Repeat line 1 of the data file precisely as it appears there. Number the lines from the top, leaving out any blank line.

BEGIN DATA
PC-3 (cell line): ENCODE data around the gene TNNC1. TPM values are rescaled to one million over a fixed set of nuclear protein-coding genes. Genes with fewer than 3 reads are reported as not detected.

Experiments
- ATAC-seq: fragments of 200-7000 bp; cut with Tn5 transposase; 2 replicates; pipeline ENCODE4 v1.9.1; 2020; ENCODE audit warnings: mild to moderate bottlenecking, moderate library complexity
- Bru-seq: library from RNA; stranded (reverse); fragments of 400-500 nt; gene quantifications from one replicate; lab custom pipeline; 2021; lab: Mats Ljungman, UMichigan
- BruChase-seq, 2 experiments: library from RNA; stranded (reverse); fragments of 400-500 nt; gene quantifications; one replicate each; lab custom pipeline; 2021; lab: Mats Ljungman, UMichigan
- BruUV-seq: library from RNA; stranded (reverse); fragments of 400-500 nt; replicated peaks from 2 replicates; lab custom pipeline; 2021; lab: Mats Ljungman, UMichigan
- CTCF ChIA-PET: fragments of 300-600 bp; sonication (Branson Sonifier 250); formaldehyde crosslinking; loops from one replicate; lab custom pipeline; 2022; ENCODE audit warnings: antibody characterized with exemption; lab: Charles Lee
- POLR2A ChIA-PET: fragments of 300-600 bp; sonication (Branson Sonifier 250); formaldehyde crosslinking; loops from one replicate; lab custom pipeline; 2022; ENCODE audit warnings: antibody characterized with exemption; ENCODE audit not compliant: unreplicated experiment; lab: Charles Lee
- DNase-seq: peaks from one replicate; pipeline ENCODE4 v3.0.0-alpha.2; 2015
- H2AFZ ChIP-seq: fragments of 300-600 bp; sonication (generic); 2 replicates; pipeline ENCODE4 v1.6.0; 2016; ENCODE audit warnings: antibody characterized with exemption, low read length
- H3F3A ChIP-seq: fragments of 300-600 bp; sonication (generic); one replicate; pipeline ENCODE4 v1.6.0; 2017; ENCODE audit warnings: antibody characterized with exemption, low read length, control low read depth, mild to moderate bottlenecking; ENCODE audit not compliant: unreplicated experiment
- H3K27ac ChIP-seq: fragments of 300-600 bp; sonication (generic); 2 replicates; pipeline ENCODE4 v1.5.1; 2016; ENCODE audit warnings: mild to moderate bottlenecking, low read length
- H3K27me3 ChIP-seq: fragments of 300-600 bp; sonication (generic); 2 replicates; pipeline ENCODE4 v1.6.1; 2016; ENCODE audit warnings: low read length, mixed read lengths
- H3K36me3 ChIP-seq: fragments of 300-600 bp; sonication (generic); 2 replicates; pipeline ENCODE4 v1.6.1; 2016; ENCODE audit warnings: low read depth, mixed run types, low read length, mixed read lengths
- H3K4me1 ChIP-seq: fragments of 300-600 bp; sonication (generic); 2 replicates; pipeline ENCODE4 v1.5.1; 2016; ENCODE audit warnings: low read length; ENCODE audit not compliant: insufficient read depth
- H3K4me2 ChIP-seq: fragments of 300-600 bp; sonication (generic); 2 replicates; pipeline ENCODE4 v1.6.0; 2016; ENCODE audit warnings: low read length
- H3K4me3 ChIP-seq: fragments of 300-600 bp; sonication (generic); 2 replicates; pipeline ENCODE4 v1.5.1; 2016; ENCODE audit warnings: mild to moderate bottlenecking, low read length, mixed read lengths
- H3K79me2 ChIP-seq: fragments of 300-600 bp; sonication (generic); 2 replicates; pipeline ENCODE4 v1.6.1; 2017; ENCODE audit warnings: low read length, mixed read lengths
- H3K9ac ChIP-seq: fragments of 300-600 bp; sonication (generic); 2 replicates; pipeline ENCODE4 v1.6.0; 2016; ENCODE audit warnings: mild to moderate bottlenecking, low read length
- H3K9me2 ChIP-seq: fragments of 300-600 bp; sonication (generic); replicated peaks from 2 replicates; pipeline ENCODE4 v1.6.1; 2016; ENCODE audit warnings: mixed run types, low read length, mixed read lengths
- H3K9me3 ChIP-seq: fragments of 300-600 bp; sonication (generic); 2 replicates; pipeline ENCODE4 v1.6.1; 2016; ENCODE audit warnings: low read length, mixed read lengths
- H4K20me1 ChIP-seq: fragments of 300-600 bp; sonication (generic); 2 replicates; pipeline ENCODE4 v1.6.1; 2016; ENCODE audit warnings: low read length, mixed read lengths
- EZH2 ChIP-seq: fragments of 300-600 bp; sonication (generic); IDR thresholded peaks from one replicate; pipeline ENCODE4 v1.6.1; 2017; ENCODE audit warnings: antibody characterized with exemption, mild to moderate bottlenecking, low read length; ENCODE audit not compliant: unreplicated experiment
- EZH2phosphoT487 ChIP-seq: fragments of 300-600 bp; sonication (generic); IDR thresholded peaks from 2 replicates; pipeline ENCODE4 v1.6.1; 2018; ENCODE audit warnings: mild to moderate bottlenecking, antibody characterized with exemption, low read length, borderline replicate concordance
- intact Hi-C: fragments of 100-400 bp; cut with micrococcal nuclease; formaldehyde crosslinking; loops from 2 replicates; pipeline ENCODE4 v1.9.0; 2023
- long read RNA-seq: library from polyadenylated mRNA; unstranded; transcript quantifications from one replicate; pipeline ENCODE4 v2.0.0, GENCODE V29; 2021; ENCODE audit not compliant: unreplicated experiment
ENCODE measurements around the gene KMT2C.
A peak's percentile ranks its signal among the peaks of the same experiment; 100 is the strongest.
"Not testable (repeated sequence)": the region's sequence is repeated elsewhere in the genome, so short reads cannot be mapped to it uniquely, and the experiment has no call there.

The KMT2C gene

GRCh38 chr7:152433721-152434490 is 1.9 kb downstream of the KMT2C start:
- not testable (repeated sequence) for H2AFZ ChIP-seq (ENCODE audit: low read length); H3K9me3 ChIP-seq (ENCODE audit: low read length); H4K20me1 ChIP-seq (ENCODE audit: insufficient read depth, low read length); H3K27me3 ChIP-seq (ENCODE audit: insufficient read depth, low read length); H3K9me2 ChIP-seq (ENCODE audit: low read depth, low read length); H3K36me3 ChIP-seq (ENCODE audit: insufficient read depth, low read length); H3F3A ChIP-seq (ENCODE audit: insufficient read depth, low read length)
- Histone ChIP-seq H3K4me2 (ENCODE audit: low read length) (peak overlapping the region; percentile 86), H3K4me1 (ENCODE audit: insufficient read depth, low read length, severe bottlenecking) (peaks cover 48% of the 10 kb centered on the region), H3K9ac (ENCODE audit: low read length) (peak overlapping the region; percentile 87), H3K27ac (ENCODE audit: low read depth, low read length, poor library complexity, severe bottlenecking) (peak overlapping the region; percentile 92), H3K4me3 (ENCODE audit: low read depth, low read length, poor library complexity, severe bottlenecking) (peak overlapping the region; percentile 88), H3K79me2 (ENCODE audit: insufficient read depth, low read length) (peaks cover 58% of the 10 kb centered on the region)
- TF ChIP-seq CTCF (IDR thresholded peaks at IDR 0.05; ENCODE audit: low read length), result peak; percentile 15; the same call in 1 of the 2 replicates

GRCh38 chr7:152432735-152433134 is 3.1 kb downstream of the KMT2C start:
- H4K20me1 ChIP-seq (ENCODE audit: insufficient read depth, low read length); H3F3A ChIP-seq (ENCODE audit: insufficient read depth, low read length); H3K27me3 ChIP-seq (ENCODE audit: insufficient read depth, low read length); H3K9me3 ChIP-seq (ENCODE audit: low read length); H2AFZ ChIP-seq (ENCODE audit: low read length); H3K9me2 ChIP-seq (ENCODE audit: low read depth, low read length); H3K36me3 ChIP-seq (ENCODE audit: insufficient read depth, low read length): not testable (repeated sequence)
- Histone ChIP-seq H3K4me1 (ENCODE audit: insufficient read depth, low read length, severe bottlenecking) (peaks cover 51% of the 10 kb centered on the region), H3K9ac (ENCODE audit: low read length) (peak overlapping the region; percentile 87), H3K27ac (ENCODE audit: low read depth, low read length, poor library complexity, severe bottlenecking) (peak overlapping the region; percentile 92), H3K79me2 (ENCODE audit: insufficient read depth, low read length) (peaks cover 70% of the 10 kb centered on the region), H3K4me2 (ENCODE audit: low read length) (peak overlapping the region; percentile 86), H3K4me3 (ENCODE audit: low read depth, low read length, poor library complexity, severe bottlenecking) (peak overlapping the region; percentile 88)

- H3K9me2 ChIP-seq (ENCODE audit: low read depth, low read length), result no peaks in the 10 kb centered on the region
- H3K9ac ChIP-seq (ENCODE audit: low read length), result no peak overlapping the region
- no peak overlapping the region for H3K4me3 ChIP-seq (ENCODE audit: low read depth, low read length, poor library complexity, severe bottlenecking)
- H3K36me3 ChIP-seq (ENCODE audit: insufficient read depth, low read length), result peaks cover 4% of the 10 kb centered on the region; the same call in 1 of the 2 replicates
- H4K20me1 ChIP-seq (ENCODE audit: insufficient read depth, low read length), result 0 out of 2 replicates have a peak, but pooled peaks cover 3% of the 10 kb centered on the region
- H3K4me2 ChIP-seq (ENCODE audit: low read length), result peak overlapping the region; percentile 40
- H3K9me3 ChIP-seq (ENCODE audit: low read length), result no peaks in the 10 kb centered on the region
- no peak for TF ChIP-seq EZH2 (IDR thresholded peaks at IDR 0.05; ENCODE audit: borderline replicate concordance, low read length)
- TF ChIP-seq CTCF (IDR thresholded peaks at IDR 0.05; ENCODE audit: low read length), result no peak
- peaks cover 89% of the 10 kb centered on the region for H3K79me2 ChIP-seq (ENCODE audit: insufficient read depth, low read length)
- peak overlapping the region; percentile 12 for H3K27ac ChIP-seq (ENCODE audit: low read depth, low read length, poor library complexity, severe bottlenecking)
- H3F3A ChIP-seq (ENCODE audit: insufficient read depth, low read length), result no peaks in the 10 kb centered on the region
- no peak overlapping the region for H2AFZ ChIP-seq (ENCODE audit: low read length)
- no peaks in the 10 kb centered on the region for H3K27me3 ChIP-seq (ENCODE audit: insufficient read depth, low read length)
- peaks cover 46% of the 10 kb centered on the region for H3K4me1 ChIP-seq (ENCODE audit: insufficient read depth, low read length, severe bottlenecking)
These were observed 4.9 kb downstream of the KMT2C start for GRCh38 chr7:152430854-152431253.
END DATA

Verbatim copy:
PC-3 (cell line): ENCODE data around the gene TNNC1. TPM values are rescaled to one million over a fixed set of nuclear protein-coding genes. Genes with fewer than 3 reads are reported as not detected.